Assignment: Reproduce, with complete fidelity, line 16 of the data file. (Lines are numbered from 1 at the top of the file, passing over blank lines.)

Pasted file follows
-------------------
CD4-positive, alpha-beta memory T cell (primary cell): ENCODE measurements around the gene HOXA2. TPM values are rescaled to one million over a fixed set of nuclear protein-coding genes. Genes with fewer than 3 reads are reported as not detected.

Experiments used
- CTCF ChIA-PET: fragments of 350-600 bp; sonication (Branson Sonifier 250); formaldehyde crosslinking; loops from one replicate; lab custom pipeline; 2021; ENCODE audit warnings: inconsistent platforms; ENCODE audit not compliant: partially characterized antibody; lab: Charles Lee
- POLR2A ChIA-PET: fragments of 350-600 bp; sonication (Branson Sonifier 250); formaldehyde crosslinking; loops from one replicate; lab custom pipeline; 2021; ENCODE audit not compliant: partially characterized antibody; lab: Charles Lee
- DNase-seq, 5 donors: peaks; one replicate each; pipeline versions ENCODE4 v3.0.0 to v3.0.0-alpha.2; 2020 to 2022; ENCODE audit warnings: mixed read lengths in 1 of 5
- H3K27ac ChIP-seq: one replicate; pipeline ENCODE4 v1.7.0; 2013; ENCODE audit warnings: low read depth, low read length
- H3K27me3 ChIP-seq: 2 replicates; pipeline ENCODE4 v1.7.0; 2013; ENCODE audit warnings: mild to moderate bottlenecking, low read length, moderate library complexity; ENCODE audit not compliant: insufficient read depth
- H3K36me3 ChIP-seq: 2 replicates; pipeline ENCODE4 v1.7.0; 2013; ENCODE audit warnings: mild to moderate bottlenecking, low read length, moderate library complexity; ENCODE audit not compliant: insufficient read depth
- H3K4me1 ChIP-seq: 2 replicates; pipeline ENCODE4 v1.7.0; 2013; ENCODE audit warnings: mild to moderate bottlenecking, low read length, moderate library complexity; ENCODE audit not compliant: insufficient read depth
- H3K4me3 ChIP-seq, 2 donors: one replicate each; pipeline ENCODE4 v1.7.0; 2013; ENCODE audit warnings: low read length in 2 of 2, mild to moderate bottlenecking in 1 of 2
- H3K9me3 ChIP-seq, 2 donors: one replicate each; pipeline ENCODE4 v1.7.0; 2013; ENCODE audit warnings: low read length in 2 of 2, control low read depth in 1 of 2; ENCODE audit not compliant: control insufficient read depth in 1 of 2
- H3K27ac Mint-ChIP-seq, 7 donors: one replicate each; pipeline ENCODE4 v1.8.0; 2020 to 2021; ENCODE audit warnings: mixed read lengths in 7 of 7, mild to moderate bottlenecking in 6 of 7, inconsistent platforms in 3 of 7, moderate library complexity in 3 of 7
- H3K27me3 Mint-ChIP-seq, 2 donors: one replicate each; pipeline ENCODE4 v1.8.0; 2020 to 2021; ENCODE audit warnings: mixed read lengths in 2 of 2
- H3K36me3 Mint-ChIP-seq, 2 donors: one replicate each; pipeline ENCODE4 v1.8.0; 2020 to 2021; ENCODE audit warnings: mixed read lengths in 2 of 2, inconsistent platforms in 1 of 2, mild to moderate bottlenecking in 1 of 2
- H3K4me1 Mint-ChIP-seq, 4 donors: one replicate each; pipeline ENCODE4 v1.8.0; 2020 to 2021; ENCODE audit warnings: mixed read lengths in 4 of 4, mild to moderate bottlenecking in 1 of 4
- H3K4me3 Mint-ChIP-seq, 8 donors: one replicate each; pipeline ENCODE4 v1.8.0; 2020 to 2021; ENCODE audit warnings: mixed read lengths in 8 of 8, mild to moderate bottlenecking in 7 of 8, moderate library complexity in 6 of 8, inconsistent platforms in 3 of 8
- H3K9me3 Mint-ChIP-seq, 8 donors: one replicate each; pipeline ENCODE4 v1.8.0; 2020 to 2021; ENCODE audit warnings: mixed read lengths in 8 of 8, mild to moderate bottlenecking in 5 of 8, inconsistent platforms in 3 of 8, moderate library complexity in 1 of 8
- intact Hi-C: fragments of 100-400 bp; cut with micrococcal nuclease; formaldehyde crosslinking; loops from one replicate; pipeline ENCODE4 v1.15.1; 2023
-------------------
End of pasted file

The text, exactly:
- H3K4me3 Mint-ChIP-seq, 8 donors: one replicate each; pipeline ENCODE4 v1.8.0; 2020 to 2021; ENCODE audit warnings: mixed read lengths in 8 of 8, mild to moderate bottlenecking in 7 of 8, moderate library complexity in 6 of 8, inconsistent platforms in 3 of 8